The Korean Central Broadcasting Station (KCBS), North Korea’s main national radio station, has been testing digital radio again.
In early December, broadcasts from the station using the DRM (Digital Radio Mondiale) format were received on shortwave. Compared to analog AM broadcasts, DRM signals are better quality but like all digital broadcasts there is little tolerance for interference. The signal is either good enough to receive or bad enough that you get nothing.
The North Korean transmission on 3205kHz contained a label identifying it as test from the state broadcaster: “조선중앙방송국. DRM시험방송중입니다.” The broadcasts were first noted by radio monitors including Wolfgang Bueschel and a blog devoted to DRM.
Here’s what the KCBS analog broadcast sounded like on 3250kHz shortwave on December 5 from a receiver in Shenyang, China:
And here’s the DRM broadcast on 3205kHz, also received on December 5 from Shenyang, China. There are several drop-outs in the reception.
The difference between the two should be clear. The AM signal exhibits constant, low-level interference while the DRM signal is clear.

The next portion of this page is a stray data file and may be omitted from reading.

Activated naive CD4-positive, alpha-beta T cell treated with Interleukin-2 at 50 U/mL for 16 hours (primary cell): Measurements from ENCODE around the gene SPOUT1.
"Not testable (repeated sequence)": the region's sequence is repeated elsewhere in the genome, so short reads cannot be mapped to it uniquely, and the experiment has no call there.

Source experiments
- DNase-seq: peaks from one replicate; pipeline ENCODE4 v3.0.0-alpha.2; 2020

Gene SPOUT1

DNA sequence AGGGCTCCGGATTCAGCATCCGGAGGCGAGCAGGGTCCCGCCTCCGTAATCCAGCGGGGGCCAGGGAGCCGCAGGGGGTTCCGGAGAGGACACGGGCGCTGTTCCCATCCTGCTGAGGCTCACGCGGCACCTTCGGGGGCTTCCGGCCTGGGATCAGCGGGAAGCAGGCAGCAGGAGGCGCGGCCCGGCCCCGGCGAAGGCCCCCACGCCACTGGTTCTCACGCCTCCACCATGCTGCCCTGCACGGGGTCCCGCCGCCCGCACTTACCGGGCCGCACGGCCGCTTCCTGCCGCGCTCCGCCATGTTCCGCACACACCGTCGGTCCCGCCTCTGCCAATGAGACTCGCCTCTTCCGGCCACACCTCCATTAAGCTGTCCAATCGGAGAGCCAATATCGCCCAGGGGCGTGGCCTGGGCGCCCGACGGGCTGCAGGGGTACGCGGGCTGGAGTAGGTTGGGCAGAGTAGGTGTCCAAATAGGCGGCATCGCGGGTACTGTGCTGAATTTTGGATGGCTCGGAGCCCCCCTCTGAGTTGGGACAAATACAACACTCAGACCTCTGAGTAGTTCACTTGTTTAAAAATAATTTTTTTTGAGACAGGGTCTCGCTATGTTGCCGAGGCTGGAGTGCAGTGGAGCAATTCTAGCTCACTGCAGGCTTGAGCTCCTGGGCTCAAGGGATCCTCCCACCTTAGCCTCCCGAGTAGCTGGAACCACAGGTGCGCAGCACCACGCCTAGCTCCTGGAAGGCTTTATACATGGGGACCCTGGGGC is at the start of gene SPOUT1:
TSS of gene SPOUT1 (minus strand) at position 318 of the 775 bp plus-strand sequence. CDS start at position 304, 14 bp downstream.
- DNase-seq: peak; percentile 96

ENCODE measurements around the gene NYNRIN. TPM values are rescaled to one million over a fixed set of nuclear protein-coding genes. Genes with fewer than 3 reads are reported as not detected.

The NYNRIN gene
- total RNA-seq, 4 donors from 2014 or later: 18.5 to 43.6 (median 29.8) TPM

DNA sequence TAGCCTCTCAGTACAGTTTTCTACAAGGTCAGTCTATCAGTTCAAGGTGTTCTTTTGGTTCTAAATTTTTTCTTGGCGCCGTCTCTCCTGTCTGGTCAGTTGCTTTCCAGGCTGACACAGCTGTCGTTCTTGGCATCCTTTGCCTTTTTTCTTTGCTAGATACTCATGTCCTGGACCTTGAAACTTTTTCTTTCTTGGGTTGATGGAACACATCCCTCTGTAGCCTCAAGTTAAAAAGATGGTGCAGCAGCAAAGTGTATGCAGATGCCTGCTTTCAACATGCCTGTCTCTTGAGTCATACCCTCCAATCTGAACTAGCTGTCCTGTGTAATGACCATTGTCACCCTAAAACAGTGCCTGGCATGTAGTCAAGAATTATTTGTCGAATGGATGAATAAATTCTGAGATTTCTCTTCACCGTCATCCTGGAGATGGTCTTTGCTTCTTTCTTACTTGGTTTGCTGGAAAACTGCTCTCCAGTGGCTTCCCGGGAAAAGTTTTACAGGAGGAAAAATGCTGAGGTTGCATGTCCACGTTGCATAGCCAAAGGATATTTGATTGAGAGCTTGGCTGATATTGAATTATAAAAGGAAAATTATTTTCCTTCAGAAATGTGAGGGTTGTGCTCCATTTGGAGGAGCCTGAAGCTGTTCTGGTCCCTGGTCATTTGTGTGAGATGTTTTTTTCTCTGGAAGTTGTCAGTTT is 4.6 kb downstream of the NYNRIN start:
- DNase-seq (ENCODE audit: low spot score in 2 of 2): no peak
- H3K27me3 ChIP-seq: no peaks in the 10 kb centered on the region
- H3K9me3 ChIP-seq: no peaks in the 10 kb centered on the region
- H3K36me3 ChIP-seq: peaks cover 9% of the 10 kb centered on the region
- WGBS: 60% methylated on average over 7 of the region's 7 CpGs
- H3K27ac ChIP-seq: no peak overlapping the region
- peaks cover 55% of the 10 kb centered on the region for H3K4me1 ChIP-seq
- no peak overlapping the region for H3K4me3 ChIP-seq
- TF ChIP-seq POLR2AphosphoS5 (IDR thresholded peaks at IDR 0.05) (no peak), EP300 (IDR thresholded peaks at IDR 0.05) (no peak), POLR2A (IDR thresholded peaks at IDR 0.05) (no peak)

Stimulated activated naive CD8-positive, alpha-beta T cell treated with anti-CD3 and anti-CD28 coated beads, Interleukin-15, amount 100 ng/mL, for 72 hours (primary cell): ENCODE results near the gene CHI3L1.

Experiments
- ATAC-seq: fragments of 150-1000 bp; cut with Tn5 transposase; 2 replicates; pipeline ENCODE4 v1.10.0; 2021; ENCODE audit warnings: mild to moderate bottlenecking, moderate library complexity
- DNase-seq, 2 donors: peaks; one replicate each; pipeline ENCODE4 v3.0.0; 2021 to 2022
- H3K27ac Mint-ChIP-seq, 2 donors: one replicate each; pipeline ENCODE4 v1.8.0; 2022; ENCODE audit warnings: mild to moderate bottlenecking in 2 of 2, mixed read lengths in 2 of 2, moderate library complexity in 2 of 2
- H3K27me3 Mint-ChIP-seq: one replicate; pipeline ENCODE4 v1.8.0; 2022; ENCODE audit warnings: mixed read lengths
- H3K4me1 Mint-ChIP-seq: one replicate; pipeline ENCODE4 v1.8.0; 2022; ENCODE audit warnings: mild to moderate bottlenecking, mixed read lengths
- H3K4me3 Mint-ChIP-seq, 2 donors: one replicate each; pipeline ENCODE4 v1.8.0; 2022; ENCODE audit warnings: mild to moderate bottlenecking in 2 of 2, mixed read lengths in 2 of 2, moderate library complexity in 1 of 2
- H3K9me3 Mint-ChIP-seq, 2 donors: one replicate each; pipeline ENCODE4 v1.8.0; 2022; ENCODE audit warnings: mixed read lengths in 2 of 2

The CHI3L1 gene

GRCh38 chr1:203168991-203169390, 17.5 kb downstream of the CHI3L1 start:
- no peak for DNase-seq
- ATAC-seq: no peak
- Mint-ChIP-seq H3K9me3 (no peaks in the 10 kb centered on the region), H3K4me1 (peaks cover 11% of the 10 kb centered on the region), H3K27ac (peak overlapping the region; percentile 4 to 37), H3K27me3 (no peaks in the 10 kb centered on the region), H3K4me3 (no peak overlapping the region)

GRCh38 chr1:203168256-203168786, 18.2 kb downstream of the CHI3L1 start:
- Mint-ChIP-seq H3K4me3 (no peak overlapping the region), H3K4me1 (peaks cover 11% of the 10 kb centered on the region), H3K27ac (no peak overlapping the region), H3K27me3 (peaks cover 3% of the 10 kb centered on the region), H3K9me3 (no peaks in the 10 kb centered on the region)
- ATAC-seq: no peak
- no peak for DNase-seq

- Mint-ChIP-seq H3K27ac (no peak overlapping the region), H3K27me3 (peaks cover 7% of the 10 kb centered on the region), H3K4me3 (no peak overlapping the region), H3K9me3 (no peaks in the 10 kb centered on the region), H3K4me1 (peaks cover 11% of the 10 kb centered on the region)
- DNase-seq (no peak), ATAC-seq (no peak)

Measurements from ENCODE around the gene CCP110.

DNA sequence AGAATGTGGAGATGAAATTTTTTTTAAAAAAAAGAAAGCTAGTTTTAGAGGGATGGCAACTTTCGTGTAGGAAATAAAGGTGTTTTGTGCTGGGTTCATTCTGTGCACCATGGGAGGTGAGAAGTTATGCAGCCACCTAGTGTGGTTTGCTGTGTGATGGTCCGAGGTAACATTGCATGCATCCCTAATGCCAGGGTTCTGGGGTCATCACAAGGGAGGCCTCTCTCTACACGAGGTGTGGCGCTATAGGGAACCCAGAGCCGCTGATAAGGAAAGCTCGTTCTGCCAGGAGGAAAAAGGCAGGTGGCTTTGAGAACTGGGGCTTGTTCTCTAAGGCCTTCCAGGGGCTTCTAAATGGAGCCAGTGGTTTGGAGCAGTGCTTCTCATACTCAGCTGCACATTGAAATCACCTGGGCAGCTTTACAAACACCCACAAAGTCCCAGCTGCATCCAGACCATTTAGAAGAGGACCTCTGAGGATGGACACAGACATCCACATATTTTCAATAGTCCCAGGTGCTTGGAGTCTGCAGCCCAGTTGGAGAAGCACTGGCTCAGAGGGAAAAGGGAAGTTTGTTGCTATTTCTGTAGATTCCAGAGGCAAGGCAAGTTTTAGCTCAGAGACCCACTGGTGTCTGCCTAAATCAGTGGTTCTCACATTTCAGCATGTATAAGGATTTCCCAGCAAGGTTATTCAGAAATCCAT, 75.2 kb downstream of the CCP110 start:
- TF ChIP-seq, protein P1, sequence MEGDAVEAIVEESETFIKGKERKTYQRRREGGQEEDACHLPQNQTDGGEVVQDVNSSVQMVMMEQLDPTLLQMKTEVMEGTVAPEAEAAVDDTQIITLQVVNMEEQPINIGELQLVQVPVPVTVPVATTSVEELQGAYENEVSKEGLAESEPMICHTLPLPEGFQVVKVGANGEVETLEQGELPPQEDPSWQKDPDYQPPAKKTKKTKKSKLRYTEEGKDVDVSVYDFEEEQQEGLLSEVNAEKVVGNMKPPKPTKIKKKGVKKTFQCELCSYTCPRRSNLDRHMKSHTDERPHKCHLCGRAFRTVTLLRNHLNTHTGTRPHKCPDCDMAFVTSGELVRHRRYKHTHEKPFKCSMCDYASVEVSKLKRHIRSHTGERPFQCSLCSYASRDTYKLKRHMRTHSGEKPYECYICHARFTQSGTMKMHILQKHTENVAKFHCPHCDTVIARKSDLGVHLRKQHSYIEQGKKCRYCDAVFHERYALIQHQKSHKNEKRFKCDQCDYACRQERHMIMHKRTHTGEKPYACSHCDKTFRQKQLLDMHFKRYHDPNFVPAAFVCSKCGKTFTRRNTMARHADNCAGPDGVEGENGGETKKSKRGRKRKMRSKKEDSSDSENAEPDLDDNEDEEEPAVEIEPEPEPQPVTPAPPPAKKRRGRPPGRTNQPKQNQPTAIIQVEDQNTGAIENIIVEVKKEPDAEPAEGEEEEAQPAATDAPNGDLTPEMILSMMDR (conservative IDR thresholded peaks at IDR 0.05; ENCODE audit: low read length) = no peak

The clarity of the digital signal is more easily heard on a clip with speech. Again there are several losses of the program due to interference.
The DRM technical format in use was single channel DRM Mode B broadcast with a data rate of 20.96kbps.
The test broadcasts are probably partly to evaluate the quality of reception within North Korea. It should be noted that despite the problems on the recorded reception above, domestic reception might be better and suffer from fewer interference problems because signals will be stronger.
But it’s unclear what the final goal of the test transmissions will be. DRM has been around for many years but uptake around the world has been slow due to the cost of receivers. Radios often cost several hundred dollars, which puts them beyond the reach of most North Korean households.
KCBS was first spotted conducting DRM tests in 2012. At the time, it appeared the radio station was using DRM equipment from the Radio and Television Engineering Research Center (ECDAV) at the Communication University of China. The tests have periodically returned but there appears no regular programming.